Eden Series, Book 3

Captain Alyster Juell is relishing the taste of his first command for the fleet of Denalay. The steamship Checkmate doesn’t carry weaponry, but that doesn’t matter. His mission is to win an ocean-crossing race—and its hefty prize.

As the voyage gets underway, Alyster hits his first snag—there’s a stowaway on board, a reporter who poked around for information about his ship the day before. And it’s too late to turn back.

Miri Tayes didn’t intend to stow away. She was forced to run for her life when a colleague discovered her secret: She can pass for normal but she’s a half-salt—daughter of a Denalait mother and a pirate father.

Despite her lack of seaworthy skills, Miri works hard to earn her keep, and Alyster, taken with her quick wit and steely nerve, falls for her. But as the race intensifies and the pirates use a kraken to hunt down Checkmate for its new technology, the truth could be the most elusive—and dangerous—prize of all.

Product Warnings

Contains a reporter hiding a dangerous secret and the captain who’d like to strip her bare in more ways than one. Also pirates, prejudice and passion.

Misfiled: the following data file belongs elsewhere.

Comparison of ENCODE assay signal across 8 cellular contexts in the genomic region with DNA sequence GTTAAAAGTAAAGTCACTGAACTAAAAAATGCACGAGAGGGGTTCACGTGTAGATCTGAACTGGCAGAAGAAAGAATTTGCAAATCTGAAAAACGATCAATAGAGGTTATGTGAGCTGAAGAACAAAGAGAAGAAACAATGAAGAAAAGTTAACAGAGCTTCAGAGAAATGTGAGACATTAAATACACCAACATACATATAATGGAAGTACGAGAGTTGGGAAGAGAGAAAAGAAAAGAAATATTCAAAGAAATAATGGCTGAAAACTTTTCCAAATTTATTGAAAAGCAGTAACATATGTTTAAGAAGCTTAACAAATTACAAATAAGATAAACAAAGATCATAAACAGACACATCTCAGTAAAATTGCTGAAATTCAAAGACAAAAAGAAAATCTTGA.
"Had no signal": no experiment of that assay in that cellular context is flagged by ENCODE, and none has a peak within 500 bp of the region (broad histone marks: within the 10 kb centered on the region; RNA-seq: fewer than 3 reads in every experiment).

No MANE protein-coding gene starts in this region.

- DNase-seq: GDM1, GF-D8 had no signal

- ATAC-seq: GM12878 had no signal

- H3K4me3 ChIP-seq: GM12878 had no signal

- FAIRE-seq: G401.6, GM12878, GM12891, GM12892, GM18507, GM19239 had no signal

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Available from Samhain Publishing here.

Posted in Bookmark Wednesdays | 1 Comment

Bookmark Wednesdays: Jorja Lovett

Jane Eyre by Charlotte Bronte

I can honestly say this was the first book I turned to after I finally tired of Enid Blyton’s Enchanted Wood stories. There were no pretty pictures to look at, this was my first ‘proper’ book, bound in red leather and sneaked from my Mum’s vast romance collection.

Of course, I appreciated the story more as I got older, and was chuffed to find it as part of my A level English literature studies. Charlotte Bronte was infinitely more enjoyable than trying to decipher Chaucer’s Olde English.

Jane is such a strong, stubborn character, I immediately empathized with her. From those awful first chapters of her bleak childhood, through to refusing to let Rochester tarnish her reputation, she stays true to herself. She’s an unconventional heroine, particularly in that she’s not a ‘classic’ beauty. I made the mistake of once describing her as having elfin features and was quickly reminded by my sixth year teacher there was nothing glamorous about Jane, and we shouldn’t make apologies for that. This is part of what makes her ‘real’ to the reader.